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Theatre in Review: Eclipsed (The Public Theater)

Pascale Armand, Saycon Sengbloh, Lupita Nyong'o. Photo: Joan Marcus

Considering that it stuffed full of horrors, Eclipsed doesn't rub our faces in gratuitous violence or brutality. That's because the playwright, Danai Gurira, understands that a simple, unsensational statement of the facts is enough to curdle the blood of any audience member who wanders into LuEsther Hall these nights. Eclipsed is set in Liberia in 2003, when the country was torn by civil war against the corrupt dictator Charles Taylor. The first three characters we meet -- Bessie, Helena, and the character known only as The Girl -- are the sex slaves of a rebel army officer known as the CO. They live together in a little hovel, scrounging for food and wood to cook it, and amusing themselves by reading out loud passages from a biography of Bill Clinton that was the spoils of war. They go about their business, sparring amusingly and sharing a laugh or two. Then comes the moment when, responding to an unheard prompt -- there are no men in the play -- they line up and face the entryway. The chosen one leaves, and, a few minutes later, quietly returns, pulls a rag out of a bucket, lifts her skirt, and wipes herself clean. The conversation continues without incident. In its lack of melodrama, it is an utterly harrowing depiction of institutionalized rape.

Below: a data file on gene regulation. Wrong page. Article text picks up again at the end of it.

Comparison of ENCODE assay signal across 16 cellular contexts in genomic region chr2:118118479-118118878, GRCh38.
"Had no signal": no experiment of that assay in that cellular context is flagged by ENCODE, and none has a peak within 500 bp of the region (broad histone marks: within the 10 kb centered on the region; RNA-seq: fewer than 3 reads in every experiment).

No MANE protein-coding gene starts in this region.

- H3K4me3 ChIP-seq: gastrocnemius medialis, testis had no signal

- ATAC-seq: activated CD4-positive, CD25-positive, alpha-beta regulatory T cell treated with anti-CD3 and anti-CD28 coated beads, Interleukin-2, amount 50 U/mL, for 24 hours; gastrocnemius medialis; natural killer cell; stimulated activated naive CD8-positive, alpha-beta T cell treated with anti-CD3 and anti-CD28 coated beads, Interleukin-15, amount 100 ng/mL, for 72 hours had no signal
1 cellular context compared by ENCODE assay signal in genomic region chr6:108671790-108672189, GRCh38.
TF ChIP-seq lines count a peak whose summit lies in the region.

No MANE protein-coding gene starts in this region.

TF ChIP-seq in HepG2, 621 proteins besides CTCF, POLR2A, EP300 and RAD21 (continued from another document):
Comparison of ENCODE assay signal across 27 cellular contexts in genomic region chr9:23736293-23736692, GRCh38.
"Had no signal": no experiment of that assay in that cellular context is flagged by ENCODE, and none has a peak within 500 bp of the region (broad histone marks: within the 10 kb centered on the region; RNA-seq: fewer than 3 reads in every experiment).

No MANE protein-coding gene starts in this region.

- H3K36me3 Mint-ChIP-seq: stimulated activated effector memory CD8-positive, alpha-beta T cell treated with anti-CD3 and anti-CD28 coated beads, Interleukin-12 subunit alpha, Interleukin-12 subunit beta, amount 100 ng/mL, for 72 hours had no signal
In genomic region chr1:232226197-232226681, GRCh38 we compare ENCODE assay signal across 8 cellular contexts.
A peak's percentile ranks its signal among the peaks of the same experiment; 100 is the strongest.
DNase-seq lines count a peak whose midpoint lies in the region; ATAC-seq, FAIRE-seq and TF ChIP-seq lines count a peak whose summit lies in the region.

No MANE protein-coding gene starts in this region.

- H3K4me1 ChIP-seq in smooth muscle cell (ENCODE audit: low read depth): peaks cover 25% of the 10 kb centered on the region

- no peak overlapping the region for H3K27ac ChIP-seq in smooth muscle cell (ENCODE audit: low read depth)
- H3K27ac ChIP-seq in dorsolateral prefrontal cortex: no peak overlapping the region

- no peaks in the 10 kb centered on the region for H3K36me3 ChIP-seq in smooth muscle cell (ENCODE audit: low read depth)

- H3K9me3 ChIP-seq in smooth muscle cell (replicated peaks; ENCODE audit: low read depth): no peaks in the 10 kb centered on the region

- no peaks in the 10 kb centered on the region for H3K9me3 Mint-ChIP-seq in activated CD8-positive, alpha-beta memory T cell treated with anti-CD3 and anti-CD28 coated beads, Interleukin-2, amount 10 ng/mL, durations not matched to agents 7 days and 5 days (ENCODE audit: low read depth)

As the country falls into chaos, the women in Eclipsed have two choices: They can be attached to the army, as in the above paragraph, or they can join the army as soldiers. Horrifyingly, Helena, Bessie, and The Girl, also known as Wife #1, Wife #3, and Wife #4, are thought to have privileged lives; still, The Girl (aka Wife #4), who drifted into her present position, can't tolerate it, especially since she must bear the weight of the CO's demands almost entirely alone. (The CO has tired of Helena, and Bessie is in the last trimester of pregnancy) so when Maima, otherwise known as Wife #2, shows up bearing a rifle, she finds in The Girl a willing army recruit.

A report from a world so desolate that it is almost impossible to grasp, Eclipsed delivers with ramrod force its portrait of women struggling to survive under the most appalling circumstances. It's all the more remarkable, then, that Gurira refuses to see them as merely victims and has created fully rounded characterizations that make it impossible for us to look away, no matter how powerful the urge. By focusing on the daily lives of a handful of characters, she also plausibly gives us a sense of an entire country in chaos, whipsawed by hope and despair. The former comes in the form of Rita, a successful businesswoman who is working with the movement of Liberian women who eventually brokered a cease-fire and transition of power. The latter is embodied by Maima, clad in a Chanel T-shirt and bejeweled blue jeans, sporting sunglasses and threatening to indiscriminately blow of the head off anyone who gets in her way.